What Works for Nations Works for Business
The new book Why Nations Fail argues that nations flourish when they foster inclusive political and economic institutions, and they fail when power and opportunity are concentrated in the hands of the few. Like nations, CEOs need to practice inclusive decision-making if they hope to attain the performance magnitude they are aiming for.
April 19 2012 by Dr. Patricia Seemann
The new book “Why Nations Fail” is more than an insightful analysis of why some countries thrive and others struggle. With only slight modification, its principles apply with equal force to business organizations.
The authors, MIT economist Daron Acemoglu and Harvard political scientist James A. Robinson, argue that nations flourish when they foster inclusive political and economic institutions, and they fail when power and opportunity are concentrated in the hands of the few.
In much the same way, companies where decision-making is almost entirely restricted to top executives are setting themselves up for trouble. Like national leaders, they need to practice inclusive decision-making to unleash their organizations’ full economic power.
All executives like to say things like, “People are our most important asset” and “Culture is a critical component of our competitiveness.” But how many executives have human resources professionals they respect as much as, for example, their CFOs? How many companies actually try to create a culture that makes people successful? How many put as much effort into systems that will improve performance as they do into systems that rate performance?
Traditionally, most companies operate on the assumption that all knowledge, experience and insight are located at the top of the pyramid and the top knows best how the firm should be run. Command and control are still very much a part of the identity of most senior executives. So is the notion that it is perfectly fine for them to extract rewards for themselves that are a high multiple of what the average worker earns.
Not surprisingly, when this happens employees wind up feeling that the executives are acting only as agents of their own self-interest. They may do their jobs satisfactorily, but their real potential and their full participation in the company’s success are left untapped.
Smart executives treat decision-making very differently. They establish a leadership culture that is eager to listen and takes pride in being responsive to the needs and insights of workers. They practice the business version of the inclusive politics that Acemoglu and Robinson describe as the key to national success.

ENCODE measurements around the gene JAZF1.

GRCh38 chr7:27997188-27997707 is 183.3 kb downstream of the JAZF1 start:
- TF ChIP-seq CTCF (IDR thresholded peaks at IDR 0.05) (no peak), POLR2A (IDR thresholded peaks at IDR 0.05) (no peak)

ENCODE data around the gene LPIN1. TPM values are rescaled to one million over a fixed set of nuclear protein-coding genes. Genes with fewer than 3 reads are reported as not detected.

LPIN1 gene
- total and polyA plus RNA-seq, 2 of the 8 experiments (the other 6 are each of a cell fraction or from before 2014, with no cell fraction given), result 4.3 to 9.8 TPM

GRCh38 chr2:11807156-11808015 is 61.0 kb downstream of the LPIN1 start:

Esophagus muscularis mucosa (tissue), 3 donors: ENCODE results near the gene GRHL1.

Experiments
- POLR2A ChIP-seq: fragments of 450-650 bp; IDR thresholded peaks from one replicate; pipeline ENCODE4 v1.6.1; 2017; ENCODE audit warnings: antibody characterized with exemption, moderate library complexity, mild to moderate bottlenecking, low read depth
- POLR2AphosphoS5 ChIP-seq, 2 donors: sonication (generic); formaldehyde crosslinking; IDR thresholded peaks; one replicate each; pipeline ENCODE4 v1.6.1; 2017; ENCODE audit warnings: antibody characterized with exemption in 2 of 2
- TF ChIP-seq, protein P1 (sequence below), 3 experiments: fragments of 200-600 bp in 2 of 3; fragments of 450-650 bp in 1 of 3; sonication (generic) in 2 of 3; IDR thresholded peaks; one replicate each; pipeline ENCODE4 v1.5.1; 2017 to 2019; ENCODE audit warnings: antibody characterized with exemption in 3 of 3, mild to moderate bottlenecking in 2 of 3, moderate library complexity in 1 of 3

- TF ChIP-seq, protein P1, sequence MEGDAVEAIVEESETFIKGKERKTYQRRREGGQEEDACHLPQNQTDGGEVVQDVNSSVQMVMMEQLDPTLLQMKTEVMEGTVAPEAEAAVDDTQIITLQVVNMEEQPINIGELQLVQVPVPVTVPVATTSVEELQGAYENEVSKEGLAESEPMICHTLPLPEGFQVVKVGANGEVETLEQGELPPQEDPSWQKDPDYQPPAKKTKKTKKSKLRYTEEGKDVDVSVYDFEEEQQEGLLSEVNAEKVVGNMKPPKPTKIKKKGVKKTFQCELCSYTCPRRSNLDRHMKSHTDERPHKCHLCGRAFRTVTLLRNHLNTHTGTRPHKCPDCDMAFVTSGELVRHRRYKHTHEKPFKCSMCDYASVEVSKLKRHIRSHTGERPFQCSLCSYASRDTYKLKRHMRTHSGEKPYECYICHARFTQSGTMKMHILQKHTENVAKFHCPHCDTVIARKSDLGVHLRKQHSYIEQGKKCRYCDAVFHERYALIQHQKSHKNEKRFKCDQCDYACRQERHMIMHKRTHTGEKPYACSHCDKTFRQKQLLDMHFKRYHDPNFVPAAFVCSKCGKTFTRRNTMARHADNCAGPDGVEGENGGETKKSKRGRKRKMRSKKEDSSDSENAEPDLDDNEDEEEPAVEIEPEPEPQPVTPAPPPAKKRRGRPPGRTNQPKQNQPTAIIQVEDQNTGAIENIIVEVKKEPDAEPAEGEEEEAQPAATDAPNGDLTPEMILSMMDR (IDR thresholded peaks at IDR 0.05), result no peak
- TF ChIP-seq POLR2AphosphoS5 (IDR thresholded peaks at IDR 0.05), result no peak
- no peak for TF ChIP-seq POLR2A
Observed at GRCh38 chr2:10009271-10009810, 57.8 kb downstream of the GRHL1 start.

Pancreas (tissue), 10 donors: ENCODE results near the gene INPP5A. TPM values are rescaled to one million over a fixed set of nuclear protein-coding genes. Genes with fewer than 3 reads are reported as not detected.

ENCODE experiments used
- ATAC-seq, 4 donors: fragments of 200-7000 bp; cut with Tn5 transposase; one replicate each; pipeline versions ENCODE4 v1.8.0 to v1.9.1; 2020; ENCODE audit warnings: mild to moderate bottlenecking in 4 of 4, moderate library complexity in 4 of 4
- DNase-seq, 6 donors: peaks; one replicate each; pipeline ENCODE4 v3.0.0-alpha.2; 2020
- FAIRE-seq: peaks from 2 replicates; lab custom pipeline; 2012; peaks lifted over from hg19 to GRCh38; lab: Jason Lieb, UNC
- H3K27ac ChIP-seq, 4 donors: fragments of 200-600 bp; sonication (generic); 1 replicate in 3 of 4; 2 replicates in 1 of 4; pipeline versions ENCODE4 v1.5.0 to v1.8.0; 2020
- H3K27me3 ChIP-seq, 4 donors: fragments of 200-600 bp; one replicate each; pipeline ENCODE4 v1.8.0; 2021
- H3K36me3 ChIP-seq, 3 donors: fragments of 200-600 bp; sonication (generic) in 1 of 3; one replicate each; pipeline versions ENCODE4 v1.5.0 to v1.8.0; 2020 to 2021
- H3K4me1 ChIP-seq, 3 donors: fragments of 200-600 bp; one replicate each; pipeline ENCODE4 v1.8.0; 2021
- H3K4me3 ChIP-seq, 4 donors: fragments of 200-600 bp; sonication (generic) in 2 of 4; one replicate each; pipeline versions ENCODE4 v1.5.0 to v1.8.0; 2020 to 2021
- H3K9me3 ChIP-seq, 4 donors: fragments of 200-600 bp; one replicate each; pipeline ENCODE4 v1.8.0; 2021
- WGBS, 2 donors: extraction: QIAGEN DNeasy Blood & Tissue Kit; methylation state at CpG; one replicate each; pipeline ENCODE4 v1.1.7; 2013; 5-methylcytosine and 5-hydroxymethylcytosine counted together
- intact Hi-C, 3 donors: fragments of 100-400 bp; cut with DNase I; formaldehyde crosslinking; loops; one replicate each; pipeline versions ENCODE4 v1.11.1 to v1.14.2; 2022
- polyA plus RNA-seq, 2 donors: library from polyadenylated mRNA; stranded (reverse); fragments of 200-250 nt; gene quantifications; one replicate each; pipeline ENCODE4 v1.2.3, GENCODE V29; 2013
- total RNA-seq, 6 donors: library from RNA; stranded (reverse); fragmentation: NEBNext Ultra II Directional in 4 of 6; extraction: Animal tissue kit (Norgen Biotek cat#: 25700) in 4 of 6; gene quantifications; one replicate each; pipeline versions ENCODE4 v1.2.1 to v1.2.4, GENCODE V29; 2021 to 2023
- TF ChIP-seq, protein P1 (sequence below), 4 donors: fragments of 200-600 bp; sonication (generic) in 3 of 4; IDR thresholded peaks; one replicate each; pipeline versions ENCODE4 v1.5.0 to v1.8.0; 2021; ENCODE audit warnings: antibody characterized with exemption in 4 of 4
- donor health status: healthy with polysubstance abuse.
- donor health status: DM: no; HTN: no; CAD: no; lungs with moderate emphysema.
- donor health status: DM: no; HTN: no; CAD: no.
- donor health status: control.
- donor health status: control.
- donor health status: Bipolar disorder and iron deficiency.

These executives strive to distribute power throughout their companies. For instance, they try to push decision-making to the lowest possible level rather than pulling it up to the top. They invest in developing the judgment capabilities of their people so they can make the decisions that were handled upstairs in the past.
They tie their organizational strategy (where are we going, and why?) to their human resources (how do we make our people successful?). They link internal communications (how do we create a shared understanding of how we make money?) to organizational learning (how can our people develop best-in-class judgment?).
As a result, people feel empowered and the firm becomes more agile because its decisions are made faster and with much more real-life knowledge — closer to the coal face, you might say.
Just about everyone in the business world is begging for innovation. Senior executives will try almost anything, from tossing their people into kindergarten-like environments to “unleash their creativity” to testing executives for their cognitive agility.
But most attempts to improve company performance are short-lived – they don’t stick. Instead of being tied to what people really do, they are based on some theoretical model of what consultants and academics think people do. The reengineering wave of the ’90s proved what a flawed concept that is.
In today’s knowledge economy, people’s work consists above all in making choices and decisions. To bring about lasting performance improvement, management has to focus on this as the real work. That requires the reallocation of power, attention and resources – even when it means letting the CEO’s pet project go.
To put it as simply as possible, managers have to learn how to take pride in the fact that the right decisions are being made, not in their making the decisions themselves.
Among nations, politics drives economic behavior. For companies, translate “politics” into culture and people, and you have the formula for success.